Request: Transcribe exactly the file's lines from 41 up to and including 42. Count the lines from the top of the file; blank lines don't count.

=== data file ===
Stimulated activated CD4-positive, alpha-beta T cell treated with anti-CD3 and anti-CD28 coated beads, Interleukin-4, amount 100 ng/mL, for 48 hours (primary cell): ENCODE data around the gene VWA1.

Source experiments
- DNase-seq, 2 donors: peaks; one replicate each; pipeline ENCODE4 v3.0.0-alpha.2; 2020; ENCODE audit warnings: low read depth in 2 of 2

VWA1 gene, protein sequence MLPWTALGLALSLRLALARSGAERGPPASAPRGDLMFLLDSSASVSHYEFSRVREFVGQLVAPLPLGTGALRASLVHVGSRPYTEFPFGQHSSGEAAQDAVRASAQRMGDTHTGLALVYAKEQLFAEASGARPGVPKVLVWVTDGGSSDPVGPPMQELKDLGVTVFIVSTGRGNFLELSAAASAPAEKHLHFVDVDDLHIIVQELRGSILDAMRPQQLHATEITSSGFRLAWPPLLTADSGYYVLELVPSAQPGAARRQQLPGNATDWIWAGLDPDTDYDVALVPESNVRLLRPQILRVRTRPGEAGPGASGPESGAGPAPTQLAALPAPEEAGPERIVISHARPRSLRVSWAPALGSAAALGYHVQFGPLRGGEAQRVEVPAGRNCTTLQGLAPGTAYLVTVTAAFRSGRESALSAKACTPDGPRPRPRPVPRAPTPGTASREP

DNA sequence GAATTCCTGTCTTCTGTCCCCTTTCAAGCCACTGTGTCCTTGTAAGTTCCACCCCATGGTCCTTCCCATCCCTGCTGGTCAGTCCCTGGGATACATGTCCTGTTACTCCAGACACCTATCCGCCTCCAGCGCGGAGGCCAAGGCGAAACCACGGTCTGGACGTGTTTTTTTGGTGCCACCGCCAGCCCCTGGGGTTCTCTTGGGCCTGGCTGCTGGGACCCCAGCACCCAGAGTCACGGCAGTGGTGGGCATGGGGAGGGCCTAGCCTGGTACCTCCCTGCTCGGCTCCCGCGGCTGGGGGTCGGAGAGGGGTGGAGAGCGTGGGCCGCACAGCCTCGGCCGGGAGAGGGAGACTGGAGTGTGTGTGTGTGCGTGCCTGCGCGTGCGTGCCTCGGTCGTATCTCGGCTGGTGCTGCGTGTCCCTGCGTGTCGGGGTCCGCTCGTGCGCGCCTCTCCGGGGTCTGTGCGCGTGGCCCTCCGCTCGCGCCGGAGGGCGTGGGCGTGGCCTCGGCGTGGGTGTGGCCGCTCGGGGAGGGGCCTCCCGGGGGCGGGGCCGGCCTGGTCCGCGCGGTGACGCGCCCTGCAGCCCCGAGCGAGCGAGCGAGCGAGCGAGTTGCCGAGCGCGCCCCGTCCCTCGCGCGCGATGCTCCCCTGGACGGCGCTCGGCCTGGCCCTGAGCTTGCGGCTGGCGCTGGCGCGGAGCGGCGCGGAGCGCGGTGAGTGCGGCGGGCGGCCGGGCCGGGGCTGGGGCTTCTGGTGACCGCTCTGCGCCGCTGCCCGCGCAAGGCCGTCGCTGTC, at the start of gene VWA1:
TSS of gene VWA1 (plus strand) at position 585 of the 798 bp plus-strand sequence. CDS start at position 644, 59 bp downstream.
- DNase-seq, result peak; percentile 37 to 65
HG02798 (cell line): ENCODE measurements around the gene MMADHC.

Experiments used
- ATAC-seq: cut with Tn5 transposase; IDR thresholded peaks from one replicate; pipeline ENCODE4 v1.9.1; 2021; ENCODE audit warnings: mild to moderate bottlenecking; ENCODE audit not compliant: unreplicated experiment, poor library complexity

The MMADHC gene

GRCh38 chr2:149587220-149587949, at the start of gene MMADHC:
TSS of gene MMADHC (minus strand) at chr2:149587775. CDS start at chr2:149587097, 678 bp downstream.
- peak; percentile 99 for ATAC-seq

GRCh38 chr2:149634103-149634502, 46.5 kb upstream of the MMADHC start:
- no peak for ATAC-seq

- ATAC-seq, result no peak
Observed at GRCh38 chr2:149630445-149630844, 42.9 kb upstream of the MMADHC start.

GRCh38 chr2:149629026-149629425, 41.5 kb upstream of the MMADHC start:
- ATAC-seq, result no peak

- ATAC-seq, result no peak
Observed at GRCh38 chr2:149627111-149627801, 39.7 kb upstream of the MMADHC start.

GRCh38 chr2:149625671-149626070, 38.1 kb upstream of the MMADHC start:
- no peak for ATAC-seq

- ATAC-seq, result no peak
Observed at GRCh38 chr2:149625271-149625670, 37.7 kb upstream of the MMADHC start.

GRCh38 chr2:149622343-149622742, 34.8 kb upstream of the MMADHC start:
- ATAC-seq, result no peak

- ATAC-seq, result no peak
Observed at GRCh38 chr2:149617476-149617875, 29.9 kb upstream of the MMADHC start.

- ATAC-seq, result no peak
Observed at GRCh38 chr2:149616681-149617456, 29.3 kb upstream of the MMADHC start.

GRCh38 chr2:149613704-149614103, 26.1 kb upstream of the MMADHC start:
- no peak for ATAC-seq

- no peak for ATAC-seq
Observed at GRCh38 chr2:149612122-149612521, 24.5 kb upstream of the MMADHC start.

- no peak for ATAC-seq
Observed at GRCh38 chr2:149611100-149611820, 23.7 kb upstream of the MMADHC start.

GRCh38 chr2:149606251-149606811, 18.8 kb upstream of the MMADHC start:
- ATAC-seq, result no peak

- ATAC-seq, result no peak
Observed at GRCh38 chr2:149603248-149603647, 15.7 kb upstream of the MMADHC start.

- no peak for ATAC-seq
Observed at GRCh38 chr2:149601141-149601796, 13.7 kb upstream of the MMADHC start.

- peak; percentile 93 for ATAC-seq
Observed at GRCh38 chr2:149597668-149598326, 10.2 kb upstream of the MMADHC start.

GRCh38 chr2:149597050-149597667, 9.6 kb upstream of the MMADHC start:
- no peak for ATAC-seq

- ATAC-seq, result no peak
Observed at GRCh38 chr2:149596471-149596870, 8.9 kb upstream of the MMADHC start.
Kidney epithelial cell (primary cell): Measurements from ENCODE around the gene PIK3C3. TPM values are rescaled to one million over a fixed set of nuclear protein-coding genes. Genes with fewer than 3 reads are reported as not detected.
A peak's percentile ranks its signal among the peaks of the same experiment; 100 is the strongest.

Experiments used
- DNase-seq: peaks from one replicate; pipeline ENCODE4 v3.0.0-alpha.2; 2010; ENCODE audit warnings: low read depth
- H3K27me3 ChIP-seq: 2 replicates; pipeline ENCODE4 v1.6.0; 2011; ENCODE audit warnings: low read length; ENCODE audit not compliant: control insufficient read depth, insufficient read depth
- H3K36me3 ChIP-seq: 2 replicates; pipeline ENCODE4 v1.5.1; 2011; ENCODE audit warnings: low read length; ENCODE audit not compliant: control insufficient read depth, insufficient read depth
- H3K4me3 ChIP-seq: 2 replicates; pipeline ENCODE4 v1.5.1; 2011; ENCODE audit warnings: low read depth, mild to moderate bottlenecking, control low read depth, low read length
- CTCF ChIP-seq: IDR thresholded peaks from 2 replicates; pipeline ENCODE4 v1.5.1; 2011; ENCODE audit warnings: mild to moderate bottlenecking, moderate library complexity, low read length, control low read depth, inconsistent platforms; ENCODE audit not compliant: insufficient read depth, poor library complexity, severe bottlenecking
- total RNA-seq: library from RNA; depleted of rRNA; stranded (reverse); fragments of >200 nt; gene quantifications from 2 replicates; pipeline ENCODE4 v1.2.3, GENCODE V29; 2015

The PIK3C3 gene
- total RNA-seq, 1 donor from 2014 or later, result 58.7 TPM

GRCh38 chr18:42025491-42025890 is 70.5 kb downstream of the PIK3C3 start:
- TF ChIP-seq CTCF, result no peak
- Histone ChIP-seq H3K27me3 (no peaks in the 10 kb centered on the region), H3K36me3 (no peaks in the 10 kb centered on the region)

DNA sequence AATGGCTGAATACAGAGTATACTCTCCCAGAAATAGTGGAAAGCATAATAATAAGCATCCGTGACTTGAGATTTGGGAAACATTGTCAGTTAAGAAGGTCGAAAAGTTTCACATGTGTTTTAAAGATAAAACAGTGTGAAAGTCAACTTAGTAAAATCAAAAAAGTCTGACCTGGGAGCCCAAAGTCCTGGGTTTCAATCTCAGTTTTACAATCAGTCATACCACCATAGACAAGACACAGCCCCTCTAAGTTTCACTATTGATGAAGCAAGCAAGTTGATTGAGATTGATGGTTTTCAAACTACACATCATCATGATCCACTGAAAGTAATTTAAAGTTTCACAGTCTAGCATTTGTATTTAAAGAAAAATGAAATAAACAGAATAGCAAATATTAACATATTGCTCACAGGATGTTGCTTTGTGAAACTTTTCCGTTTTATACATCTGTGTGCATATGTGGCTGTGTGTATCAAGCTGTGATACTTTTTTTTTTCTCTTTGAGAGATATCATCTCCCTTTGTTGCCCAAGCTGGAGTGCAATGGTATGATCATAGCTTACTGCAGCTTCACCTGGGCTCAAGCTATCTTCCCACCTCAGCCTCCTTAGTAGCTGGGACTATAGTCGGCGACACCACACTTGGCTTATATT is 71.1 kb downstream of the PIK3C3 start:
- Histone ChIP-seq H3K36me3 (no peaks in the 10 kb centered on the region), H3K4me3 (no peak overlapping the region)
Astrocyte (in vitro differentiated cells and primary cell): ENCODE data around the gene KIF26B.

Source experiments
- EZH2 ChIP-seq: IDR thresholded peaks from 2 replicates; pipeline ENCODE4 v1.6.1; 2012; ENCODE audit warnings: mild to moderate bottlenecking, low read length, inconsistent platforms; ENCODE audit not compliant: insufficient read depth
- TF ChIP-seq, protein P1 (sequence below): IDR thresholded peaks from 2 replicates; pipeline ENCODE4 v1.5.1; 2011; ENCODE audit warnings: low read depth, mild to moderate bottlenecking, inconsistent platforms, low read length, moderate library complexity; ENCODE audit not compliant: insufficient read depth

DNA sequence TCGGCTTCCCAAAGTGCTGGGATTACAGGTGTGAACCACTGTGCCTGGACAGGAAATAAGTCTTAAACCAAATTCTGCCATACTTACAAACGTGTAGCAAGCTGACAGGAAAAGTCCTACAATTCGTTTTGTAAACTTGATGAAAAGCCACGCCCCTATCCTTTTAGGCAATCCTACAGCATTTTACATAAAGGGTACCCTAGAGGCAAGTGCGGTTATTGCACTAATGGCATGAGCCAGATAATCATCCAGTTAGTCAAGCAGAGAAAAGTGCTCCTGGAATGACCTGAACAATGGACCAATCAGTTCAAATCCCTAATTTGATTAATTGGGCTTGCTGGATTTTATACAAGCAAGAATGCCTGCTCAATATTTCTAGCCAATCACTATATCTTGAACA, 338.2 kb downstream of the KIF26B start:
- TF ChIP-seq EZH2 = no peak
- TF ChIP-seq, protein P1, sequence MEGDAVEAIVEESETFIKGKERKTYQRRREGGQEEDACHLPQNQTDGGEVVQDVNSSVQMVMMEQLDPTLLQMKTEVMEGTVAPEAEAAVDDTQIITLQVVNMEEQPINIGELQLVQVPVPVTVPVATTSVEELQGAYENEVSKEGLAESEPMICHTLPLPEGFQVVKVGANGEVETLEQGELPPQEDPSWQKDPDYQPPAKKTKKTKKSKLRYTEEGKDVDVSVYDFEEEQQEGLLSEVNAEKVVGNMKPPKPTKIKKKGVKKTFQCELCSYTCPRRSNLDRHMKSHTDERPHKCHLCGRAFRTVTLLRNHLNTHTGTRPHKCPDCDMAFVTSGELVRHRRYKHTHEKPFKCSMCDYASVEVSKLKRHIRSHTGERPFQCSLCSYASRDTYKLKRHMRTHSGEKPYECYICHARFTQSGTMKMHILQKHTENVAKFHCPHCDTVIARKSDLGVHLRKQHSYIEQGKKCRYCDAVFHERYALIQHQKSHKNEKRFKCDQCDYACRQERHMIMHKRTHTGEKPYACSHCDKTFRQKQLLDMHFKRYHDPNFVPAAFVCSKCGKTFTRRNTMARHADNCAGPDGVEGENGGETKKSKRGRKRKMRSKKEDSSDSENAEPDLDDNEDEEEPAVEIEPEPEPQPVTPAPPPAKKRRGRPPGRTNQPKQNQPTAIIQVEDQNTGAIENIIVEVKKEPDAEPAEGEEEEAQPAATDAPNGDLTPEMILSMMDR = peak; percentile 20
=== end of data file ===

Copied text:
- ATAC-seq, result no peak
Observed at GRCh38 chr2:149603248-149603647, 15.7 kb upstream of the MMADHC start.